By Kaj Hasselriis - Wednesday, November 21, 2012 - 0 Comments
Paris drivers fight back against the mayor’s war on cars
Every weekday, Juliana Park wakes up in her Paris apartment near leafy Bois de Vincennes park, carries her 10-month-old daughter two blocks to the nearest metro station, drops her at a nanny’s, then heads to work—sometimes by foot, sometimes by bike, but never by car. In fact, the Canadian-born architect is rarely in a car. “You really have no excuse in Paris,” she says.
Park, it seems, is far from the only Parisian going car-free: car use in Paris has dropped 25 per cent in the last 10 years. Bike use, meanwhile, has doubled, and one out of every two trips now happens on foot. Park is glad that, while navigating cobblestone sidewalks, her daughter gets a child’s-eye view of bakeries, crepe stands and schoolchildren on scooters, instead of seeing it all whoosh by from the back seat of a car. “Even though she’s still really young,” says Park, “she’s getting a better sense of her environment.” Paris Mayor Bertrand Delanoë, who has eliminated 23,000 parking spots to make way for bike and bus lanes and built the massively popular Vélib’ bike-sharing network (an idea later copied in Montreal, Toronto and Ottawa), is at least partly responsible for Paris’s new, bike-friendly face. But the mayor’s latest plan—to pedestrianize a section of the Seine riverbank—is causing a powerful lobby group, 40 millions d’automobilistes, to fight back. “We can no sooner eliminate cars from Paris roads than empty the Seine of water,” says executive director Pierre Chasseray. “Delanoë is living a fantasy.” Continue…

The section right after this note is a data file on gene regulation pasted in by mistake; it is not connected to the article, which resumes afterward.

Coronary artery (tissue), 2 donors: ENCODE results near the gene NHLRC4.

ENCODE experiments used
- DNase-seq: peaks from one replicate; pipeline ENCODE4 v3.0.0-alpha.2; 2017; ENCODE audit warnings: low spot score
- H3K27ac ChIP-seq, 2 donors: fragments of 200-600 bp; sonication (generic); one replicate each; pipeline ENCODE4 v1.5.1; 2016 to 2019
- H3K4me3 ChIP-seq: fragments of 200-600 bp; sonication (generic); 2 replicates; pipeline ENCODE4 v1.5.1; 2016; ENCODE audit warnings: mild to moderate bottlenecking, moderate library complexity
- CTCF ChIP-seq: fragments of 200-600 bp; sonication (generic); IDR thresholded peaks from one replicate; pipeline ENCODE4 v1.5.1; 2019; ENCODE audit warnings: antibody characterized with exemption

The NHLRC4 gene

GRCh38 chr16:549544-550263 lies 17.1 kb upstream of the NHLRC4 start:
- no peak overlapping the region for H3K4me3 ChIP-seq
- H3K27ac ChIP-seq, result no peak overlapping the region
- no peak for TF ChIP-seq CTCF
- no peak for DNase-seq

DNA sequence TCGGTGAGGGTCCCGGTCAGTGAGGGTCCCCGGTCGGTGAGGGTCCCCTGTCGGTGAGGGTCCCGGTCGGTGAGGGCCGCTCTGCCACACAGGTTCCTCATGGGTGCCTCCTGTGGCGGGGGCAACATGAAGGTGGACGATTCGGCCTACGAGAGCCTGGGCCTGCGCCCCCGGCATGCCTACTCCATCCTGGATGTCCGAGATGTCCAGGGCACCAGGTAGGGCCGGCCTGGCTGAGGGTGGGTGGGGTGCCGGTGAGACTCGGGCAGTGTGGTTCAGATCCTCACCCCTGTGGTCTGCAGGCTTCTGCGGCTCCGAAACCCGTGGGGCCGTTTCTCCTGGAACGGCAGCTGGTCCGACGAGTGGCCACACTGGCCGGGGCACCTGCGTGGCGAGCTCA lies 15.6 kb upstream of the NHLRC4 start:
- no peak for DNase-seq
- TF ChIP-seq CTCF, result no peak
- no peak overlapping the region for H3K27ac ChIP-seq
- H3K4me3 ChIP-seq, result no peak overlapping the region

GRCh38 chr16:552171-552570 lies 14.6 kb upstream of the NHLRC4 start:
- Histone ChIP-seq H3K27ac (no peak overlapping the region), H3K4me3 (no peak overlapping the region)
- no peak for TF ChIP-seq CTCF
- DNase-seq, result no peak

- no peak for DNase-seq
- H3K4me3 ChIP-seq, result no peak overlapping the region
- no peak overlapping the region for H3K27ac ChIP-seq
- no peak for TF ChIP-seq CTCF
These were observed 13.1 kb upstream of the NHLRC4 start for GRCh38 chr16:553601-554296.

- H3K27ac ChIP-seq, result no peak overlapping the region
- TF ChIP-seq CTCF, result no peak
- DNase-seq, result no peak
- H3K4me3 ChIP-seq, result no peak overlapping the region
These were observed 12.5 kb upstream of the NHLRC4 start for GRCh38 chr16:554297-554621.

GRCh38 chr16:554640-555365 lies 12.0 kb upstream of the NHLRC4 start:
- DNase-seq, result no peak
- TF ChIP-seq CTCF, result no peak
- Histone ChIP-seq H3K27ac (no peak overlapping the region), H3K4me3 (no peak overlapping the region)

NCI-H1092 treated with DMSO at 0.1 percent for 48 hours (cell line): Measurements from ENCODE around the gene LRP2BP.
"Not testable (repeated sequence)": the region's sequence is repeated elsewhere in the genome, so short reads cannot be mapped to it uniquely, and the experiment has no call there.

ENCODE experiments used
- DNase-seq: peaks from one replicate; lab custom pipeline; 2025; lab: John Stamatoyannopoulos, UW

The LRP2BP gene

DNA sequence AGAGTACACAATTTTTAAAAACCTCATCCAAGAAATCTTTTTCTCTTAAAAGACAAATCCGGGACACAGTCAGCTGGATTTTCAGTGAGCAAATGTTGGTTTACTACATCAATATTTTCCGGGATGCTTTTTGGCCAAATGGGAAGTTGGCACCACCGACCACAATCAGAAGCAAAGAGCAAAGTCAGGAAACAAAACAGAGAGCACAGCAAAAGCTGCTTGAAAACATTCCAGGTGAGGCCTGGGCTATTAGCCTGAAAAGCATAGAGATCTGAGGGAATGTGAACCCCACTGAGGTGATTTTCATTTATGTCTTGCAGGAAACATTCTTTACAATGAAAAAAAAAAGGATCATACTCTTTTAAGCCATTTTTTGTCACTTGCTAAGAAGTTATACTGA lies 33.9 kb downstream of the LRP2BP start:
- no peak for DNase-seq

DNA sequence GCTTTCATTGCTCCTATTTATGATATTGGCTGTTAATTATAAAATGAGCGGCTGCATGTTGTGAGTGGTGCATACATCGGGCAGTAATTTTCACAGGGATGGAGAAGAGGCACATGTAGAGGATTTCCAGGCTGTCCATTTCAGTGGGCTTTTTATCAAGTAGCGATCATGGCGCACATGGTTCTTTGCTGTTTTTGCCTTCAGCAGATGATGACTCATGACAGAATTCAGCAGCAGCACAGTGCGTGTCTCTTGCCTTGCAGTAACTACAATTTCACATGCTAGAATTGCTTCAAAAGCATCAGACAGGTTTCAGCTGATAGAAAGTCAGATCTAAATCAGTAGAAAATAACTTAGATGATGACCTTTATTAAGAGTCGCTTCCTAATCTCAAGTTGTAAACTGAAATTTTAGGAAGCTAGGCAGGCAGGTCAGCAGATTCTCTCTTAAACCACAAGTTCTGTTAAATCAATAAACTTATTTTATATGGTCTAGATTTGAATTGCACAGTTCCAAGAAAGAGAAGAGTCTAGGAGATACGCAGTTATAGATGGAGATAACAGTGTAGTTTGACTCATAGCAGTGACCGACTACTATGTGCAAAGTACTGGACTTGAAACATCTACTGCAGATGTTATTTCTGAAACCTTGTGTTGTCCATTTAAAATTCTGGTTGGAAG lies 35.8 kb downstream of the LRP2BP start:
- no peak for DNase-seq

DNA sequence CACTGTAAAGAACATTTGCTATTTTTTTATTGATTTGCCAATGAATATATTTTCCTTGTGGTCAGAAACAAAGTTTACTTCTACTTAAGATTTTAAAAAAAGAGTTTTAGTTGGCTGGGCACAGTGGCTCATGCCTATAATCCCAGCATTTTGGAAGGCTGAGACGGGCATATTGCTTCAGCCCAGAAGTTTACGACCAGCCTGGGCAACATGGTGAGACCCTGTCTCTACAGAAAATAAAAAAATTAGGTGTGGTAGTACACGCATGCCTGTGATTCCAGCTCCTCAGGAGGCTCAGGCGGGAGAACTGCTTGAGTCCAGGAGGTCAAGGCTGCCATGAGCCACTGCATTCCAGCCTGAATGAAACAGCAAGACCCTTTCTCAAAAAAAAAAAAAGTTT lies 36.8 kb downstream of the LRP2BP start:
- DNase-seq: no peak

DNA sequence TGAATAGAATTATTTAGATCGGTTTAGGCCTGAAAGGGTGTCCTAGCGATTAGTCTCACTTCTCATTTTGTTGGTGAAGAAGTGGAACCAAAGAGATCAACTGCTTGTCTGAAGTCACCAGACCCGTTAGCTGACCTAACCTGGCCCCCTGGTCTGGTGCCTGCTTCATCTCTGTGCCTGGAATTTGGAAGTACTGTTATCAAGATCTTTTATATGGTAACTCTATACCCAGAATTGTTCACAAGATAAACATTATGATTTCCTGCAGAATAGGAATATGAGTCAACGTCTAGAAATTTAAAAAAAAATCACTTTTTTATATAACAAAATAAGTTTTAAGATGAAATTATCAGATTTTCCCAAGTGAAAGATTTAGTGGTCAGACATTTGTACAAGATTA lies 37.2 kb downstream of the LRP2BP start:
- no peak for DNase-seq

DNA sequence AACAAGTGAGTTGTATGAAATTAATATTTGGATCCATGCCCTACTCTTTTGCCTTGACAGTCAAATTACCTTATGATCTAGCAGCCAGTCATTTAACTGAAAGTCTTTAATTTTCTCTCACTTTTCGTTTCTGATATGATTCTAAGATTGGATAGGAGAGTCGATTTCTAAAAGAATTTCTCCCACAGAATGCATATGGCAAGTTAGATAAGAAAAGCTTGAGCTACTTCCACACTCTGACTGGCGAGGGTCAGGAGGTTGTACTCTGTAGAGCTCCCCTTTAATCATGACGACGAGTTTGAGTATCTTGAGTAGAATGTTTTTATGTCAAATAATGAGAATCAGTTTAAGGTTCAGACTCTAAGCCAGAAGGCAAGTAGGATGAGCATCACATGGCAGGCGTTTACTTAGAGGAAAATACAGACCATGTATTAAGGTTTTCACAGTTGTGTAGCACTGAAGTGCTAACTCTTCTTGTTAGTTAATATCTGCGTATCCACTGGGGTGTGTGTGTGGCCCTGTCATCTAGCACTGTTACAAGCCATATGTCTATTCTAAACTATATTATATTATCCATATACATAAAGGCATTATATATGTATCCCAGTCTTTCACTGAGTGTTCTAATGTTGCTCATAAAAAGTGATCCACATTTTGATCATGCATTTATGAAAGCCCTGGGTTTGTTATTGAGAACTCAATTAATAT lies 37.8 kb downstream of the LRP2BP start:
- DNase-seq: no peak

By The Associated Press - Monday, November 19, 2012 at 8:14 PM - 0 Comments
NEW YORK, N.Y. – Moody’s Investors Service on Monday downgraded France, stripping it of…
NEW YORK, N.Y. – Moody’s Investors Service on Monday downgraded France, stripping it of its prized AAA credit rating due to concerns over its prospects for economic growth and its exposure to Europe’s financial crisis.
Moody’s lowered France’s rating one notch to Aa1. It kept the rating’s outlook at negative, meaning it could face future downgrades.
The ratings agency said that it is becoming increasingly difficult to predict how resilient France will be to future euro-area shocks.
But the agency noted that the country’s rating remains high compared with many other European countries. It cited for this France’s diversified economy and “a strong commitment to structural reforms and fiscal consolidation.”
The downgrade will heighten fears that Europe’s debt crisis is spreading from the so-called peripheral nations like Greece, Portugal and Ireland to the core of the euro region. Standard & Poor’s, a rival rating agency, lowered its rating on France’s debt one notch from AAA to AA+ in January, citing the deepening political, financial and monetary problems within the eurozone.
Pierre Moscovici, the French finance minister, blamed the downgrade on the policies of previous governments that had failed to restore the competitiveness of the nation’s economy.
“French debt still remains among the most liquid and safest of the eurozone,” said Moscovici, a member of the ruling Socialist government. “The French economy is large and diversified and the government has shown proof of its serious plan to implement structural reforms and restore public finances.”
The yield on the French 10-year government bond fell 1 basis point, or 0.01 percentage point, to 1.96 per cent on Monday. That’s 60 basis points more than equivalent German government bonds, suggesting that investors see them as riskier.